BIBLE READING: Leviticus 21-23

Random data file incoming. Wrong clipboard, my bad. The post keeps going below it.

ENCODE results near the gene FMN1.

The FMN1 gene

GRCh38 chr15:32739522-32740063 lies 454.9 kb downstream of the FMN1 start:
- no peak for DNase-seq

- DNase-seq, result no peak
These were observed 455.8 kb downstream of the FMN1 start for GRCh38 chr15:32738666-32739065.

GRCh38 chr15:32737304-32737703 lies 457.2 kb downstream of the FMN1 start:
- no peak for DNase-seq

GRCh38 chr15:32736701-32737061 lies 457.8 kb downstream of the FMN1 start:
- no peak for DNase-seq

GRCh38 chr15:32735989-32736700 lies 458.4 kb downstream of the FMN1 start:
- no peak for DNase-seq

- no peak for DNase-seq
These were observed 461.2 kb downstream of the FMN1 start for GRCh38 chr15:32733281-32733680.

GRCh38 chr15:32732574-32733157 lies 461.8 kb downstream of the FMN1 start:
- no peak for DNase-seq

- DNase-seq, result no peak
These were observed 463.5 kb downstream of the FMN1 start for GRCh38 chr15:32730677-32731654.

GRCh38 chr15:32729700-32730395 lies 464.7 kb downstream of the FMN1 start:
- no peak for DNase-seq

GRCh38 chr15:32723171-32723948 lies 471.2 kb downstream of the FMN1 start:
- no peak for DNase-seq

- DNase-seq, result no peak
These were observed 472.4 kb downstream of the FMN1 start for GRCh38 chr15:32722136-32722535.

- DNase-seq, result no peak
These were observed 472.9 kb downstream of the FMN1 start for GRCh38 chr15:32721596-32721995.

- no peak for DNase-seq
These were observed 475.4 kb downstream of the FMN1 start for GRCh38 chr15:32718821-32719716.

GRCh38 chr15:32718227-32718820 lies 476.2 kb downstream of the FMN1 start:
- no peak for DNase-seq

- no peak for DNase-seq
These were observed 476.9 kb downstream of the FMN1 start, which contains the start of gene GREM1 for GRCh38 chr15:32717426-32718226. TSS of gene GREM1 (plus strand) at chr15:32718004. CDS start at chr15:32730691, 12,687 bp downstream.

When I was a young teenager, my father had done some trading with man and acquired a 1978 Winnebago Recreational Vehicle (more commonly known as an RV). One of my fondest memories as a kid was the first time we packed it up and headed towards Davey Crockett State Park in Lawrenceburg, Tennessee for a camping trip. Notice, I said that one of the fondest memories was packing up the RV and heading to the park, and not camping in the RV. Have you ever had one of those experiences where the anticipation of the experience was greater than the experience itself? This certainly was the case for me with the Winnebago. When we arrived, it didn’t take me very long before I became bored with camping. There was no television, no phone to call my friends and no more Lil Debbie’s (that is because I ate them all on the drive down). Although the RV had a bathroom, it was quickly discovered that it didn’t work. We ended up sharing facilities with several other campers about 500 yards away for our campsite. Now I will say, it wasn’t all bad. I do have several good memories of playing tennis with my dad, who was NOT a tennis player at all, playing in the creek with my brother, and grilling hotdogs and marshmallows by the campfire. Yet the most prevalent memory about the whole trip is the strong desire I had to get back home. I quickly learned that I was a huge fan of modern conveniences, like a bed to myself, my Atari, and a clean bathroom. Maybe that is why God commands the Children of Israel to have a Feast of Booths, in Leviticus 23.33. On the fifteenth day of the seventh month, the people of Israel were to dwell in tents for seven consecutive days, why? I believe it was to provide for them a reminder of where they were while they wondered in the wilderness. God knew that when they got into the Promise Land, overtime they would forget what all God had done to get them there. By living it those tents, they would vividly recall the plagues in Egypt, the Red Sea crossing, the manna when they were starving, the water when they were dying of thirst. Much like the Passover, this feast would help them to not forget all that God had done for them. Today, we are not immune to the same forgetfulness. Instead of having a feast of Passover or a feast of Tents every year, we have a somewhat different kind of feast. Each Sunday on the first day of every week, by way of command, Christians gather to take the Lord’s Supper. The purpose is very similar to that of those Jewish feasts; to help us remember all that Jesus has done and will continue to do for us. Just like the Israelites, it can be easy to allow all the various aspects of our life to distract us away from what is important and what we really need to appreciate. I pray we always remember!